As part of the Public Interest Law Center's Leaders in Public Interest Series, Fred von Lohmann, senior staff attorney at the Electronic Frontier Foundation in San Francisco, discussed “Public Interest Cyber-Lawyering on the Electronic Frontier” at a February 23 event co-sponsored by the Information Law Society.
Von Lohmann began his talk by showing three YouTube videos that were removed due to alleged copyright infringement. "It's hard for me to understand how any of those three videos harms the original copyright owner, how it steals any market, how it devalues the work in any commercially noticeable way," said von Lohmann, who proceeded to survey the often confusing and arbitrary criteria for fair-use prosecutions. He described YouTube's content ID tool, which compiles into a database the digital "fingerprints" extracted from copyright owners' submitted media files and then checks YouTube content for fingerprint matches, allowing for automatic blocking of suspect videos. This method, von Lohmann argued, squelches fair-use arguments: "We don't live in a system anymore where copyright owners even bother to have an opinion about videos before they take them down. And the reason for that is because YouTube built this tool for them.... They say, 'Well, we give the copyright owner the choice of what to do,' as though those who design that tool are somehow not responsible when it gets used."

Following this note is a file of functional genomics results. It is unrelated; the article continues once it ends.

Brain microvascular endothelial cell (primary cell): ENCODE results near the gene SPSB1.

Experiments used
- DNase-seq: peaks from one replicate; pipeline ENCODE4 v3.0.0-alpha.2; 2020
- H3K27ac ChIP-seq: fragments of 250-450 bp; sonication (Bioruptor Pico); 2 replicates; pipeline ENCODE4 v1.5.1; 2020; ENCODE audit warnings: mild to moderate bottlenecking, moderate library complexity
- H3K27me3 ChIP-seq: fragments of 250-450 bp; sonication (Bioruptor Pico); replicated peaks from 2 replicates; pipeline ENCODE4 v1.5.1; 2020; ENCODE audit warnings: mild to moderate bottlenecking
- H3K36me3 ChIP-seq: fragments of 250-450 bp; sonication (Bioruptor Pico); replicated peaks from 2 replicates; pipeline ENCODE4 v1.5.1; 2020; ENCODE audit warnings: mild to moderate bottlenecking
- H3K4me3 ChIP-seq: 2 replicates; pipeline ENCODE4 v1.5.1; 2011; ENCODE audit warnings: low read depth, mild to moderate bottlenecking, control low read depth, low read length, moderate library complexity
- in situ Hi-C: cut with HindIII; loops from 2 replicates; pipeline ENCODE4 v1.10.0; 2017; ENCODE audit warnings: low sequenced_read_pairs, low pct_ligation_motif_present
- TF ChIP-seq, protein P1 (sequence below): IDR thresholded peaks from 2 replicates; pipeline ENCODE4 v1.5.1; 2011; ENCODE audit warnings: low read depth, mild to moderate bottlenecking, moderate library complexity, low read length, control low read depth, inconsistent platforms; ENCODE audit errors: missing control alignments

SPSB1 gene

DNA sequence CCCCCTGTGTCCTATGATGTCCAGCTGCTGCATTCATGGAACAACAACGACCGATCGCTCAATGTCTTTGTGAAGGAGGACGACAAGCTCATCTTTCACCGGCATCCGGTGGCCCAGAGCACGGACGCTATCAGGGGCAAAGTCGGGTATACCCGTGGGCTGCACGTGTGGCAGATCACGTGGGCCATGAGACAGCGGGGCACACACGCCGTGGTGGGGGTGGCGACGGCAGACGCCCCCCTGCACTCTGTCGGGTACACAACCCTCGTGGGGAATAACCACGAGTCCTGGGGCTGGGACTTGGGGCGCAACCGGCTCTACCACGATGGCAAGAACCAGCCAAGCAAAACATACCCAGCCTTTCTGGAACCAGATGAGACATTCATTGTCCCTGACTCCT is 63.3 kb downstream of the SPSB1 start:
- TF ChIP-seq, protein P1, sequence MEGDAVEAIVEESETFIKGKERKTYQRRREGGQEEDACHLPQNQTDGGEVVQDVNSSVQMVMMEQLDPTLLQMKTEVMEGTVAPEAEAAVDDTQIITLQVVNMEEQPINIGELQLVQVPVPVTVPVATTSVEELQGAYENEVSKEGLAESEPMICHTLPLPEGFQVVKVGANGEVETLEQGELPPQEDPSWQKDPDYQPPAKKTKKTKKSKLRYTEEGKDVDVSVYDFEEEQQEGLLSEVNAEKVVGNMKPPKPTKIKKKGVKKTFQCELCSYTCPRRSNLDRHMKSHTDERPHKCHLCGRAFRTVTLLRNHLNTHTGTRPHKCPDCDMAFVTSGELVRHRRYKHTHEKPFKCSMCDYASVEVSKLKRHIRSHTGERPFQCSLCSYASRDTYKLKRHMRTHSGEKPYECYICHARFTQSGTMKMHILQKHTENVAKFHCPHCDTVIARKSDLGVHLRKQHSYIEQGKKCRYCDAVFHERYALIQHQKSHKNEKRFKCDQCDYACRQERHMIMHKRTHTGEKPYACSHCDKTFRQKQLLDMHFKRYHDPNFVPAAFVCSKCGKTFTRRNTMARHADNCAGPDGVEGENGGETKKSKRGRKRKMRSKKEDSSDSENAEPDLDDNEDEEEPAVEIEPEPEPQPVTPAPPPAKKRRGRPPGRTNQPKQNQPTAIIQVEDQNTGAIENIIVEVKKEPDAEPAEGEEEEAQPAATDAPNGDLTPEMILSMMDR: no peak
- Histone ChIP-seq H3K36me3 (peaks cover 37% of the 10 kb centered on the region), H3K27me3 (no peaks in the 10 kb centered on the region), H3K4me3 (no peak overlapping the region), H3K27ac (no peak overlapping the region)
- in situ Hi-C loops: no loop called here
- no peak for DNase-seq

Watch the full recording from this event (57 min):